Cho Gao Street is a small street with only a few houses, but it used to be a busy trading place. The following article will help you learn more about Cho Gao Street.
Cho Gao Street is about 500 meters to the North-East of Guom Lake, located at Hang Buom Ward, Hoan Kiem District, Hanoi. The street consists of two parallel branches 75m long along Tran Tran Duat Street (the place near the foot of Chuong Duong bridge) to Dao Duy Tu street. The upper branch connects to the top of Nguyen Sieu street, the lower branch crosses the top of Dong Thai street.
This is the place where the To Lich river flows to the east to connect with the large river named Nhi Ha. The boat landing is located at the border of Giang Nguyen, belonging to Huong Nghia village, Ta Tuc canton (later renamed Phuc Lam) in Tho Xuong district. Huong Nghia communal house remains. By the end of the 19th century, sand was filled by the Red River, so Lich river mouth was gradually filled up.
The Hanoi map published in 1890 also painted this section of To Lich river, before it was completely leveled by the French colonialists in the last years of the 19th century. The area that had been filled to be an empty land was called the Place du Commerce (“Commercial Square”). It gradually gathered grain traders who were being transported by boats from various places outside the Red River wharf.
Not far from there, the French also crossed the Red River the iron bridge Pont Doumer (or Long Bien Bridge), the longest in Indochina in the early 20th century. Then they built here a specialized market for rice that people we used to call “Gao Market”, French name is “Marché de la rue du Riz” (ie “Rice Market”). The street was only officially Mayor Tran Van Lai named Cho Gao in 1945, after the Japanese coup d’etat.
Around the river, there were many Chinese households doing jobs such as weighing and milling rice, exporting rice; therefore, Cho Gao market quickly became a busy place. The market was quite wide, without walls and corrugated iron roofs to avoid rain and sun. A row of shady phoenix trees are planted in the East on the banks of the banks of the River (ie “Quai Clémenceau”, now Tran Nhat Duat Street), in the summer flowers bloom red, leaving many memories of students.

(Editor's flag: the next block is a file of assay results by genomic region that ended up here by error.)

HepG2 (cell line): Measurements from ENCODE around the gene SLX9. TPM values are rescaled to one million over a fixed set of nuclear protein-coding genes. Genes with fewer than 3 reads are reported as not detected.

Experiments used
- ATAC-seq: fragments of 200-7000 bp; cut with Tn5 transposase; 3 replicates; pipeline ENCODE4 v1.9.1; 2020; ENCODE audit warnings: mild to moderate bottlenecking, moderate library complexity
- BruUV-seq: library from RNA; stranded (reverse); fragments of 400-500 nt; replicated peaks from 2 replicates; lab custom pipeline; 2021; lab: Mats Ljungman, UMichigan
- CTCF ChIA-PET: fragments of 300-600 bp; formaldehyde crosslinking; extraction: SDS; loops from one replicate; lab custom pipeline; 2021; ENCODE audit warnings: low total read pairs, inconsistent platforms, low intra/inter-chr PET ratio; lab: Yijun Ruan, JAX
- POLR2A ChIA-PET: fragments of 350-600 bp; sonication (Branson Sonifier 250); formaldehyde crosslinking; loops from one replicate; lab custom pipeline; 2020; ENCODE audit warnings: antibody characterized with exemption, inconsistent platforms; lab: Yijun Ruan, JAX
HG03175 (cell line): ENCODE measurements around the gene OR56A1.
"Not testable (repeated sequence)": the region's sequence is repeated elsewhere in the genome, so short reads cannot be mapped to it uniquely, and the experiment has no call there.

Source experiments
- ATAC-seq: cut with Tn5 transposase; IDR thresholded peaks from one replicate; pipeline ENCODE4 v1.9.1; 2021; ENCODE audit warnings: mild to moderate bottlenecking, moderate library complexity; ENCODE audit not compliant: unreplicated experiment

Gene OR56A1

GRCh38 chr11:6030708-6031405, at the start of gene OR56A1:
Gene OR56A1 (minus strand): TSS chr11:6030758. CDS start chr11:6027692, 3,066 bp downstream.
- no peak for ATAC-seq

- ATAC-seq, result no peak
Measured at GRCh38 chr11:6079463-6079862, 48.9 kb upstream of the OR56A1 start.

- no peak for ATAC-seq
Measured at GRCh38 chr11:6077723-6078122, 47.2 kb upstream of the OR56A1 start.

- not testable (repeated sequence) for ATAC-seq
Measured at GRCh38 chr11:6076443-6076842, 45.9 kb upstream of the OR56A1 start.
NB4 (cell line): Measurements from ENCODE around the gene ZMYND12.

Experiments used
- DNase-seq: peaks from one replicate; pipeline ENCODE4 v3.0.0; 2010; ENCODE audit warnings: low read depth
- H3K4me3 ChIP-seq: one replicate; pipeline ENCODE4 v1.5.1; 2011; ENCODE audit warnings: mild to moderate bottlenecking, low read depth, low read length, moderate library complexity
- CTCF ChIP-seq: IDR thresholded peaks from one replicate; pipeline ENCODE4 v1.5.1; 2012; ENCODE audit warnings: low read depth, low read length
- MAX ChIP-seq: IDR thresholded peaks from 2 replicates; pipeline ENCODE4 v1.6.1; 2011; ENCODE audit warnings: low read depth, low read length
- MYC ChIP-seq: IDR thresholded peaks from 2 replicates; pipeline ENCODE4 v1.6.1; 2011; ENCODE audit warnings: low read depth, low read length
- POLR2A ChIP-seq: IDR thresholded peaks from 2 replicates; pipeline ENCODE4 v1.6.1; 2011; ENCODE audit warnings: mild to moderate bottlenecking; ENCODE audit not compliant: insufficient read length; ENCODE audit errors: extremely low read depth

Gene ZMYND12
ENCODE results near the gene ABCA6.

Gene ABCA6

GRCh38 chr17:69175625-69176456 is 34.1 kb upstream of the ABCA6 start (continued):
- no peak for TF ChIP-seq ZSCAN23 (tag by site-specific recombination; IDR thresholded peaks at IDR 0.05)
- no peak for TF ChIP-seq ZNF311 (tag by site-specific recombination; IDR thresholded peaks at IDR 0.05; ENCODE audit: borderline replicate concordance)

Formerly there were many porters carrying rice and other goods to shops on Hang Buom and Dao Duy Tu streets; they resided outside the river banks or suburban villages, others were Chinese wives who live in Sam Cong alley (now Dao Duy Tu alley), Rue Lataste (Hang Giay street), Rue Galet (Luong Ngoc Quyen street ), while healthy women often worked as shavers (rice milling).
Cho Gao Street has just a few houses, but it used to be a busy trading place. At the end of the street, the street was connected with the old downtown area, so a lot of people came and relied on it to make a living. At the beginning of the north block, the upper branch of Cho Gao street, there was Tran Nhat Duat Primary School, formerly known as Truong Ke (French “Quai” means “river bank”), the fence stretched to the middle of the street; followed by a series of small houses of rice traders.
The southern street, the lower branch of Cho Gao street, which was a large warehouse of rice, turned to Dao Duy Tu street, where later gathered many shops selling rice and flour, but now there are banks and beer bars surrounding, dog meat, and entertainment clubs. Recently, lemon tea has started spreading to Cho Gao street, famous for its bitter tea. In fact it is just black jelly put in a glass of coconut milk mixed with condensed milk, but it is the strange bitter taste that easily attracts young people.
Cho Gao street currently does not retain any trace of To river wharf and the old rice market. But at the end of the upper branch, near the intersection of Dao Duy Tu – Nguyen Sieu, there is still Huong Nghia communal house (communal house at 13b Dao Duy Tu street), inside worshiping Cao Tu (younger brother Cao Lo, general of An Duong Vuong Thuc Phan), later built more shrines to the Mother. At the beginning of the street, there is Tran Nhat Duat Primary School, the relic of the old Ke school.